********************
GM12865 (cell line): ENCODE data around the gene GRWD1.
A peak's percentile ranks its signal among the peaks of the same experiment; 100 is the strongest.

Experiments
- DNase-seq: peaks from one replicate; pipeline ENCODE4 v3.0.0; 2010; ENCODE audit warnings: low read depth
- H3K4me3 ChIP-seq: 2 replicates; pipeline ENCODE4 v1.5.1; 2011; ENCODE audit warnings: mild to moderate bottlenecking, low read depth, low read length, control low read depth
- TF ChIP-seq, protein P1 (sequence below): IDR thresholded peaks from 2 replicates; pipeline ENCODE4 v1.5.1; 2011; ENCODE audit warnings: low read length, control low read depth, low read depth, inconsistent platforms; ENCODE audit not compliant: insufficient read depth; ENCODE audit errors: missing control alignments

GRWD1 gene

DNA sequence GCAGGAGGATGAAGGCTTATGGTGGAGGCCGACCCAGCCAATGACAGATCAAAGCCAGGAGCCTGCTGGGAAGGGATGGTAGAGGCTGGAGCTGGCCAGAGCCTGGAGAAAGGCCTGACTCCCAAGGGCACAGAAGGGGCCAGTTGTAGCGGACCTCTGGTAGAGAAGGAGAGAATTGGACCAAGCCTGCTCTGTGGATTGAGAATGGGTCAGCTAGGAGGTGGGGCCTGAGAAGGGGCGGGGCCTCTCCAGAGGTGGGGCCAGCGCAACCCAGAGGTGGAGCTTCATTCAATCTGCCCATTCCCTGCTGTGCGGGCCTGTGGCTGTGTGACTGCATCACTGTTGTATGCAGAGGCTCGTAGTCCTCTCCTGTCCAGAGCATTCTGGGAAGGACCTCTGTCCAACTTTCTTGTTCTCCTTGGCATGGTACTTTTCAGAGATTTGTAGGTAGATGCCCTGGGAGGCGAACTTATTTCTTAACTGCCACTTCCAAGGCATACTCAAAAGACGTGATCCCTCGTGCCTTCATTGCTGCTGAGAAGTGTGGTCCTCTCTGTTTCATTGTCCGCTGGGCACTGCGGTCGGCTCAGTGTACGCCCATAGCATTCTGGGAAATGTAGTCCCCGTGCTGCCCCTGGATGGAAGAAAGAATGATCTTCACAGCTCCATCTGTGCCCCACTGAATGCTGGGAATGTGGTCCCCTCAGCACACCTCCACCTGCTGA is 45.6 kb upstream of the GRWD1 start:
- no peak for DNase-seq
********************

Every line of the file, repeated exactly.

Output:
GM12865 (cell line): ENCODE data around the gene GRWD1.
A peak's percentile ranks its signal among the peaks of the same experiment; 100 is the strongest.

Experiments
- DNase-seq: peaks from one replicate; pipeline ENCODE4 v3.0.0; 2010; ENCODE audit warnings: low read depth
- H3K4me3 ChIP-seq: 2 replicates; pipeline ENCODE4 v1.5.1; 2011; ENCODE audit warnings: mild to moderate bottlenecking, low read depth, low read length, control low read depth
- TF ChIP-seq, protein P1 (sequence below): IDR thresholded peaks from 2 replicates; pipeline ENCODE4 v1.5.1; 2011; ENCODE audit warnings: low read length, control low read depth, low read depth, inconsistent platforms; ENCODE audit not compliant: insufficient read depth; ENCODE audit errors: missing control alignments

GRWD1 gene

DNA sequence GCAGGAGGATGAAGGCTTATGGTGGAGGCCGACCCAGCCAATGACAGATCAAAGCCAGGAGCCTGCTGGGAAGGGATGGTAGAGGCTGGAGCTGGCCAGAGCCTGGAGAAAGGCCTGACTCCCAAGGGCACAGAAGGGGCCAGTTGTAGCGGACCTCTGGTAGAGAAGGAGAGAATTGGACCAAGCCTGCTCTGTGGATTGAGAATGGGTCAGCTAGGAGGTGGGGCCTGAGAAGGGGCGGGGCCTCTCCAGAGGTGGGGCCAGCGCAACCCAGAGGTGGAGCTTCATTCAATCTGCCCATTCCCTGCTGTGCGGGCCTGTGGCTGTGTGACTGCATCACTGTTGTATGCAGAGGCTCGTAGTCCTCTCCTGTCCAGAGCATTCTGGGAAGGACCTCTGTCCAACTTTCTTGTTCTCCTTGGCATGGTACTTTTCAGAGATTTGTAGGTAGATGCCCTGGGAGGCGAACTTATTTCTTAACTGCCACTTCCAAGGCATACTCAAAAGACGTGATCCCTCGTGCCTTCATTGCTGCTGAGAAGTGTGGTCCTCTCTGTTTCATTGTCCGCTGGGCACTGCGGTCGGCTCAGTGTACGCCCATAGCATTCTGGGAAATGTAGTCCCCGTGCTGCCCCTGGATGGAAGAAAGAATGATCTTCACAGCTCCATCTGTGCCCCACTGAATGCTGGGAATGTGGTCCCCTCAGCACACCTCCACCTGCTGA is 45.6 kb upstream of the GRWD1 start:
- no peak for DNase-seq